A Russian author is read

This woman, who has small feet, lies on her bed reading Dostoevsky. She pauses to place the book face down on her stomach. Then she lifts her head and plumps her pillow with both hands. She drops her head and sinks instantly into the recent plumpness of the cushion. She picks up the book and as her eyes graze listlessly over the text of the 'The Idiot', her mind wanders.

Tomorrow she will tell her colleagues at the accounting firm where she works as an executive assistant, that she spent the night reading Dostoevsky. She will make sure that she says 'Dos-te-ove-ski'. The Russian way to pronounce the name. Then she will go on to tell them about the apocalyptic framework of the book, the characters and their conflicts penned across a moving landscape of pre-Soviet Russia. She will talk about it during the second half of the lunch break so that her colleagues give her more attention than the sandwich in front of them.

And later at coffee break, Brian, the handsome one, will mention how well-read she was. She reads some Russian author and all, he will say. And everyone around him will nod in assent. Some years later, when they will have moved on to different jobs, someone will say something about their favourite author and someone else will say, ah, I used to know this girl from my last job, she has even read Dostoevsky (pronouncing it 'some Russian author').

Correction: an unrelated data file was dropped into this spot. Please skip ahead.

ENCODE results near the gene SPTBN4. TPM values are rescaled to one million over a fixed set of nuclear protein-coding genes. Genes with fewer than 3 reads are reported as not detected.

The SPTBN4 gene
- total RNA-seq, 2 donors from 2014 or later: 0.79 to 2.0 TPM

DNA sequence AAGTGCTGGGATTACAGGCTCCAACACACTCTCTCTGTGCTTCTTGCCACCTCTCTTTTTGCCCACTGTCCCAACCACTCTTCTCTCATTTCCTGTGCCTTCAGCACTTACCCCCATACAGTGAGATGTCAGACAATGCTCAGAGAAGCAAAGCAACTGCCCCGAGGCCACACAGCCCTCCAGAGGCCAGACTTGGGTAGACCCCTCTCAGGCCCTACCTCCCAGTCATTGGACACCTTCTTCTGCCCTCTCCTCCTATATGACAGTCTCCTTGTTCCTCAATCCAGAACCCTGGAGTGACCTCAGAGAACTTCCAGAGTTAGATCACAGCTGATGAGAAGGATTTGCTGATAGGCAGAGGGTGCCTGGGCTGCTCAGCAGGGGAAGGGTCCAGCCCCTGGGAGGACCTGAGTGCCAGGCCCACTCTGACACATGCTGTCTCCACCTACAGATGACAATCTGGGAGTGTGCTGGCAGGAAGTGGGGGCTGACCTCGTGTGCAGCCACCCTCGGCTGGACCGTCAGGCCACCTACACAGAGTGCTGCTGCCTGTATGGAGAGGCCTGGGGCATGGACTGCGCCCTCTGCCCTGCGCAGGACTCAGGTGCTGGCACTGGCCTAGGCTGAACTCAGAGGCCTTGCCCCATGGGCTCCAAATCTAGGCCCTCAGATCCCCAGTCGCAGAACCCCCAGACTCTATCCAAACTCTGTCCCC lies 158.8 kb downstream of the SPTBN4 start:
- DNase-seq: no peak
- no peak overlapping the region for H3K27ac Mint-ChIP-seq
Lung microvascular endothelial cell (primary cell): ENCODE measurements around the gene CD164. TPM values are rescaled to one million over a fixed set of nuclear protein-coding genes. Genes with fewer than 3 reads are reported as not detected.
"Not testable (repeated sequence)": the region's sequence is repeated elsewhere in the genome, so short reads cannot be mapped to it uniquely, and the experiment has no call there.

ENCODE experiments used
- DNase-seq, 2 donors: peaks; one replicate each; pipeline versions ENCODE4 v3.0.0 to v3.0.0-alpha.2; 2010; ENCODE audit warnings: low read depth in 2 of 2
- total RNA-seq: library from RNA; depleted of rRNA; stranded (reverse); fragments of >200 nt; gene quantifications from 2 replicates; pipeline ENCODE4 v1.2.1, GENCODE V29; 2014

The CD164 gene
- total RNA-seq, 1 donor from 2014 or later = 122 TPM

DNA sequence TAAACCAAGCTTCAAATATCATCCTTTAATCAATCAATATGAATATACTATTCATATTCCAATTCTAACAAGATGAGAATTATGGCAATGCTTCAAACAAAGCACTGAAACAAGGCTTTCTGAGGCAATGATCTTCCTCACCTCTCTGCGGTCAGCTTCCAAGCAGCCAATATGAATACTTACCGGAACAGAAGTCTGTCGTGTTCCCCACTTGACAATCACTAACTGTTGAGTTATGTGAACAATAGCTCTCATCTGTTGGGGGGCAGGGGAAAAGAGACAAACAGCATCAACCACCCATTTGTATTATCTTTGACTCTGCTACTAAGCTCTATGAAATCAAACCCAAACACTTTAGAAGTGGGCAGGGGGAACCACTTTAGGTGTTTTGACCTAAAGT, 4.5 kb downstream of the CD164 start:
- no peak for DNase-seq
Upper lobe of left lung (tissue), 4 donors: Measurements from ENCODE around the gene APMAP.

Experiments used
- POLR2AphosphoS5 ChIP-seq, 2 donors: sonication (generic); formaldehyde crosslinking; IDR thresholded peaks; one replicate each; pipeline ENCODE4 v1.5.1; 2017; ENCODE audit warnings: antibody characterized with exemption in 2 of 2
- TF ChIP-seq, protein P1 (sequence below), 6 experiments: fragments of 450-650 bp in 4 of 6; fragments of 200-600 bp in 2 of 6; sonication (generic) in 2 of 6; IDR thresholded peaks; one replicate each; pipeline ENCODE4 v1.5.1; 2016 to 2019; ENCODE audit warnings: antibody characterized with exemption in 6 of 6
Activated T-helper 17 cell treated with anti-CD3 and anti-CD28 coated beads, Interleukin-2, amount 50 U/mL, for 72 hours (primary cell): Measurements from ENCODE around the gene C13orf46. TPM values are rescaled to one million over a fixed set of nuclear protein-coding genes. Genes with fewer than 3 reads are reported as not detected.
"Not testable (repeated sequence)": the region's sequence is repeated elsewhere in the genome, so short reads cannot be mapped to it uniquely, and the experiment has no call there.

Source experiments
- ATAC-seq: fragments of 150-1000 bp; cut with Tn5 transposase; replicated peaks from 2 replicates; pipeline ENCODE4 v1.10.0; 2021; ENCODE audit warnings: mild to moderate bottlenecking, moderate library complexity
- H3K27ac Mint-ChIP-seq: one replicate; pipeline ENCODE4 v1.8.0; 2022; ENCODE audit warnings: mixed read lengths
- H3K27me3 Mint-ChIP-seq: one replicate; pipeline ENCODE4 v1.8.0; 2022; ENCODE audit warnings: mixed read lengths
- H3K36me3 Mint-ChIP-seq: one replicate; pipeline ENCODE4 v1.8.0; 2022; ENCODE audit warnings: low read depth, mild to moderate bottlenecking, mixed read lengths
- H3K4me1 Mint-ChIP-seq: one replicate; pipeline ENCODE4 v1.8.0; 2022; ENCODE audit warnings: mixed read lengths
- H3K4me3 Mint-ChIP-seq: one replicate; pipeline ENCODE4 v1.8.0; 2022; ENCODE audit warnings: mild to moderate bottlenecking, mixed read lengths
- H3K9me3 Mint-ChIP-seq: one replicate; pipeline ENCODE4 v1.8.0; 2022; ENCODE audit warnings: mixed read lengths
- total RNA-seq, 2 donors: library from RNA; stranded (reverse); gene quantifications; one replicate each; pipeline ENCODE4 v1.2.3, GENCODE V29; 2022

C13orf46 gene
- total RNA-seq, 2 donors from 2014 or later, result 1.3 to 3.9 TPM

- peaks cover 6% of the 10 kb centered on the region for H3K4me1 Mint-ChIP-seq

For the moment, the woman whose feet are small, shuts her eyes and sleeps a dreamless sleep.

Tuesday, February 14, 2006


Is there anyone reading who went to Children's Garden School in Mylapore, Chennai in the 80s? Please email me at ammania@
Thank you.

Sunday, February 12, 2006

A quick tale 109

At your insistence

That’s the trouble with books like these. You love them so much that you reccomend it to people with an evangelical zeal. Oh, you’ll lovvvvvve it, you promise your friend as you stuff the book in her hands. You make her read the blurb and watch her face eagerly for reaction. Read the prologue, read the prologue, you urge her hoping that this will get her ecstatic. I know you’re going to lovvvvvve it, you keep repeating while making sure that she takes the book with her. A couple of weeks later, you bring up the book again. Casually, hiding the impatience in your voice. Has she reached that bit where the girl finds out about his past? No? Oh dear, what have you done! Forget what you said and get on with it. How far has she read then? She mumbles something about the early bits which you are sure is a mistake. Because it’s such a quick read.

Some months later, she returns the book. So what does she think? Great, wasn’t it? Yes, yes, she nods, she has never read anything quite like this. You beam like a mother who has just been told that her child has won the Nobel Prize after winning an Olympic gold medal during lunch break. By the way, you wonder, has she ever been to this restaurant? They serve the most amazing food! She has got to try it. She’ll lovvvvvvve it, you just know.

Tuesday, February 07, 2006

A quick tale 108

Relating to worldwide church